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Thoughts on the Statewide Transportation Strategy

The Statewide Transportation Strategy is part of the Oregon Sustainable Transportation Initiative. The Strategy aims to provide “promising approaches” to reducing greenhouse gas emissions in three main sectors: ground passenger & commercial services, freight transportation, and air passenger movement. The Strategy includes recommendations that are designed also to further other goals such as “livable communities, economic vitality, and public health.” ODOT is accepting comments on the Strategy until 5pm on July 20th.

As a public health advocate, I was happy to see public health impacts explicitly called out in the Strategy. Reducing greenhouse gas emissions will have significant long-term impacts on well being directly through mitigating the severity of climate change and improving population adaptation. Strategies to reduce greenhouse gas emissions can improve public health in the short-term through increased opportunities for physical activity, improved air quality, and reduced risk of collisions. However, while these co-benefits are mentioned in the Strategy, the Strategy misses key opportunities to connect baseline conditions and strategy elements to these co-benefits.

Whether by design or accident, the Strategy privileges the development and expansion of electric vehicle and alternative fuel technology over the expansion of the use of walking, biking, and transit for ground passengers and biking for urban freight. While any long-term strategy to reduce greenhouse gas emissions will require the use of all available solutions, these oversights are significant. The benefits of bicycling, walking, and transit and the strategies needed to promote these transportation options are not as thoroughly discussed as other options in the Strategy, even though these modes are well-positioned to promote livable communities, economic vitality, and public health. While electric vehicles and alternative fuels reduce transportation-related emissions, these options offer only limited support of our other societal goals.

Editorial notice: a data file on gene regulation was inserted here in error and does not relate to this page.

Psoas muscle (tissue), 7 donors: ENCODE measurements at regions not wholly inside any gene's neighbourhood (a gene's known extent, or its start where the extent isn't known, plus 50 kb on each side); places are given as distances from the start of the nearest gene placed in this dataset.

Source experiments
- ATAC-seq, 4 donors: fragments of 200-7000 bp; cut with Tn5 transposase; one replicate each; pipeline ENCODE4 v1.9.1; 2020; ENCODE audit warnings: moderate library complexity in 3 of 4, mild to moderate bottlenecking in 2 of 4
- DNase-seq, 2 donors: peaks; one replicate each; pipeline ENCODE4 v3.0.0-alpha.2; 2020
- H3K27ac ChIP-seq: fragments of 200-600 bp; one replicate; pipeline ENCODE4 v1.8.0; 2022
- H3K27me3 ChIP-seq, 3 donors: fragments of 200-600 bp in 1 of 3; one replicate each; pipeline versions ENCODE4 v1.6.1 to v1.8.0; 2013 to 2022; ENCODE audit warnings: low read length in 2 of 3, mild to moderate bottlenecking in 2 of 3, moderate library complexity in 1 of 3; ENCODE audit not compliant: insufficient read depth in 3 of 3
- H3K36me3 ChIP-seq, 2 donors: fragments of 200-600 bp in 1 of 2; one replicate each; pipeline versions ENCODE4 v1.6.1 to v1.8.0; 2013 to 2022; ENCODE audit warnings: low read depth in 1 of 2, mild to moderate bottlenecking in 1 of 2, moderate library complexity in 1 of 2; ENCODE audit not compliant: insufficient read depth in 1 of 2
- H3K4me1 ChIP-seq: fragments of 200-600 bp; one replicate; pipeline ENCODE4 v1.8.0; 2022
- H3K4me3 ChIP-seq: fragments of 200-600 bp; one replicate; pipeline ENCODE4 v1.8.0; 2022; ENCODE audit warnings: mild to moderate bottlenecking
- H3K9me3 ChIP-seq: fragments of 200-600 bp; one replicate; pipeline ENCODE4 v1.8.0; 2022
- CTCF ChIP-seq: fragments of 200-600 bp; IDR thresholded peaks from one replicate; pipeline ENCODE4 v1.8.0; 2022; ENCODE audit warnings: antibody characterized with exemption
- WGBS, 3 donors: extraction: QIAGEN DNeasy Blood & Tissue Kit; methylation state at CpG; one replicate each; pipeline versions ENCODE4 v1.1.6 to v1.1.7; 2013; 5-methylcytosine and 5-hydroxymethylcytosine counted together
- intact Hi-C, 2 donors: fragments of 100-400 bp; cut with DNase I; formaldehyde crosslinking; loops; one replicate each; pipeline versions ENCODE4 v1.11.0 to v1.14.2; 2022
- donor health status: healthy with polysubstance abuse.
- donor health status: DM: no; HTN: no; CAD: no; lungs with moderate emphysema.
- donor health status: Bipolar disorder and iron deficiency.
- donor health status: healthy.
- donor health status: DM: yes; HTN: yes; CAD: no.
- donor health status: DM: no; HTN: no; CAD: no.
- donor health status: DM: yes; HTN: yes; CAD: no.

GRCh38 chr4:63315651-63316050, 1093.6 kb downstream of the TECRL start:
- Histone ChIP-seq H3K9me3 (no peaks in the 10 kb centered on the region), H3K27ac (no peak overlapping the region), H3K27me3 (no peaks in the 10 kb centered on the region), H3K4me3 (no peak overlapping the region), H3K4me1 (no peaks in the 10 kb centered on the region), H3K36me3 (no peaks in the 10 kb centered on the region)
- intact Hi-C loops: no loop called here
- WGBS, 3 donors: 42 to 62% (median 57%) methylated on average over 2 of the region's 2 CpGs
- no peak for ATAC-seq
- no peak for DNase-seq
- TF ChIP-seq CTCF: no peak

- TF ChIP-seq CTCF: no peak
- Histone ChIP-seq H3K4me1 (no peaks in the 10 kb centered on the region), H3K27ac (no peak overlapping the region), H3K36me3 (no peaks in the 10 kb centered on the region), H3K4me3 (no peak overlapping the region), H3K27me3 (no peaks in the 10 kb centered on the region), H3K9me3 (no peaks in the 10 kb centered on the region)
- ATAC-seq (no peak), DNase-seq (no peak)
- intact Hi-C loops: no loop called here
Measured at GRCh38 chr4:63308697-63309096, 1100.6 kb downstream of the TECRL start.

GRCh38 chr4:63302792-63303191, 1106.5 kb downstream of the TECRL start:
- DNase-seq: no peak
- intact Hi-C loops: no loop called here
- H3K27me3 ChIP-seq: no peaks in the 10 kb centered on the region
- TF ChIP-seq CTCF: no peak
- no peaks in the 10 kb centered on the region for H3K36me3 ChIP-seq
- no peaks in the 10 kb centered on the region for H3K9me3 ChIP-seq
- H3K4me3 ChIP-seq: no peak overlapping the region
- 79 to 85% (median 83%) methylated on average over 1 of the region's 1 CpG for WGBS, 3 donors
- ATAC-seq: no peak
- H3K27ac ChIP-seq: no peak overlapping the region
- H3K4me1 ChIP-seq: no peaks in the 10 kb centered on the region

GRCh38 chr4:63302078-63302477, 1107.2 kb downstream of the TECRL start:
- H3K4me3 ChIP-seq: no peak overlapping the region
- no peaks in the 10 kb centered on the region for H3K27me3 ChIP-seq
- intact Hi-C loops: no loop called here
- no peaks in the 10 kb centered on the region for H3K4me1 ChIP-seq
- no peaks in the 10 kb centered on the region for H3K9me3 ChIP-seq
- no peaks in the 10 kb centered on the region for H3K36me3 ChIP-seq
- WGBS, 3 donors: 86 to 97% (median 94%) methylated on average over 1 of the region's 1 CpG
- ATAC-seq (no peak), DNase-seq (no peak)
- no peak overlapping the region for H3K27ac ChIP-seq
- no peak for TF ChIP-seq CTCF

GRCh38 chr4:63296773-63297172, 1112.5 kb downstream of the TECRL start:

We know that increasing the use of walking, biking, and transit for transportation has myriad positive impacts in our communities and on our health, including a reduction of obesity and related chronic conditions such as heart disease, stroke and diabetes.1 2 In addition, there is a robust and growing economy related to the bicycle industry throughout the state, and there is increasing evidence that pedestrian and transit-oriented development provides economic advantages. The Strategy can better support its mission of increasing overall prosperity with prudent, integrated transportation and land use planning by better connecting the Strategy actions to the issues described below. [Warning: digging into the weeds of the Strategy below!]

Walking and Biking: Underestimated Benefits

Nowhere in the Strategy is it mentioned that reducing single-occupancy vehicle trips in favor of trips by foot or by bike will result in a reduction in bicycle-car and pedestrian-car collisions.3 4 This is a critically important cost- and life-saving benefit of these particular modes of transportation that should be highlighted and ultimately considered when prioritizing strategies to implement with constrained resources.

In addition, the GreenSTEP model’s smallest round-trip measurement is 6 miles. Nationally, nearly half of trips in urban areas are 3 miles or less, and 28% of trips in urban areas are under 1 mile; 60% of trips one mile or less are completed by car, truck, or SUV.5 Considering the enormous opportunities embedded in those numbers, GreenSTEP’s modeling limitations might cause an underestimate of the greenhouse gas emissions reduction benefits of efforts to shift trips to walking and biking.

Freeways: Barriers to Mode Shift and Health Impacts

Under “Recommendation G10 – Road System Design/Development,” elements cover a broad range of potential negative impacts of road expansions but do not include potential barriers to walking, biking, and transit trips, even though Technical Appendix 2 notes, “Freeways can also act as travel barriers to other modes of transportation.” Because road design can have a significant impact on the safety and accessibility of walking and biking, the Strategy should explicitly include an element related to the avoidance of creating barriers to their use.

Freight: Bicycles and Efficiency Tradeoffs

The Strategy privileges trucks (and the adoption of electric vehicles and alternative fuels) to the exclusion of bikes for freight movement, even though freight by bike is increasingly an option in urban areas across the country and here in Oregon.